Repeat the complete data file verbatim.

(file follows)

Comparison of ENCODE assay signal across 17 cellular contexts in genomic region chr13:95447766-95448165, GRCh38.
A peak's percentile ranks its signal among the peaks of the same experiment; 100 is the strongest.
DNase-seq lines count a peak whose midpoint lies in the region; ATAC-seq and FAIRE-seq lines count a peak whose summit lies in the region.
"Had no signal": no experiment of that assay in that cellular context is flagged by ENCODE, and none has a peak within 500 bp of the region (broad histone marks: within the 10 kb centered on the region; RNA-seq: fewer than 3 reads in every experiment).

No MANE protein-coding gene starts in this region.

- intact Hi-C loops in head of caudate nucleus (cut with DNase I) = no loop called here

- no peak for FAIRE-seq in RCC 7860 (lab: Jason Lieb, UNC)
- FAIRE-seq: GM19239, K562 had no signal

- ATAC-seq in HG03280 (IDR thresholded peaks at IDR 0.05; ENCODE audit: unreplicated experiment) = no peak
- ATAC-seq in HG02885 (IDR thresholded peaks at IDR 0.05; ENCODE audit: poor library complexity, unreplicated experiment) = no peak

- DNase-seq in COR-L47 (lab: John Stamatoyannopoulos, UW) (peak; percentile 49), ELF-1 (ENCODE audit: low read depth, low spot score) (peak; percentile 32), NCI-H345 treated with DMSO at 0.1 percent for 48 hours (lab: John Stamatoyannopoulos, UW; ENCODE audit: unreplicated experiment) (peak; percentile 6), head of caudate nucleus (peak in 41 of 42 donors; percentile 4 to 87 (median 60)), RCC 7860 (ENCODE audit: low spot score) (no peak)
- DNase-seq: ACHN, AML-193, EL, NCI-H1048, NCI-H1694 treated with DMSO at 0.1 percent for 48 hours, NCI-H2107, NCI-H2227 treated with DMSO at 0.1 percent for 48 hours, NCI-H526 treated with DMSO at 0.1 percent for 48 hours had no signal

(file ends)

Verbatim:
Comparison of ENCODE assay signal across 17 cellular contexts in genomic region chr13:95447766-95448165, GRCh38.
A peak's percentile ranks its signal among the peaks of the same experiment; 100 is the strongest.
DNase-seq lines count a peak whose midpoint lies in the region; ATAC-seq and FAIRE-seq lines count a peak whose summit lies in the region.
"Had no signal": no experiment of that assay in that cellular context is flagged by ENCODE, and none has a peak within 500 bp of the region (broad histone marks: within the 10 kb centered on the region; RNA-seq: fewer than 3 reads in every experiment).

No MANE protein-coding gene starts in this region.

- intact Hi-C loops in head of caudate nucleus (cut with DNase I) = no loop called here

- no peak for FAIRE-seq in RCC 7860 (lab: Jason Lieb, UNC)
- FAIRE-seq: GM19239, K562 had no signal

- ATAC-seq in HG03280 (IDR thresholded peaks at IDR 0.05; ENCODE audit: unreplicated experiment) = no peak
- ATAC-seq in HG02885 (IDR thresholded peaks at IDR 0.05; ENCODE audit: poor library complexity, unreplicated experiment) = no peak

- DNase-seq in COR-L47 (lab: John Stamatoyannopoulos, UW) (peak; percentile 49), ELF-1 (ENCODE audit: low read depth, low spot score) (peak; percentile 32), NCI-H345 treated with DMSO at 0.1 percent for 48 hours (lab: John Stamatoyannopoulos, UW; ENCODE audit: unreplicated experiment) (peak; percentile 6), head of caudate nucleus (peak in 41 of 42 donors; percentile 4 to 87 (median 60)), RCC 7860 (ENCODE audit: low spot score) (no peak)
- DNase-seq: ACHN, AML-193, EL, NCI-H1048, NCI-H1694 treated with DMSO at 0.1 percent for 48 hours, NCI-H2107, NCI-H2227 treated with DMSO at 0.1 percent for 48 hours, NCI-H526 treated with DMSO at 0.1 percent for 48 hours had no signal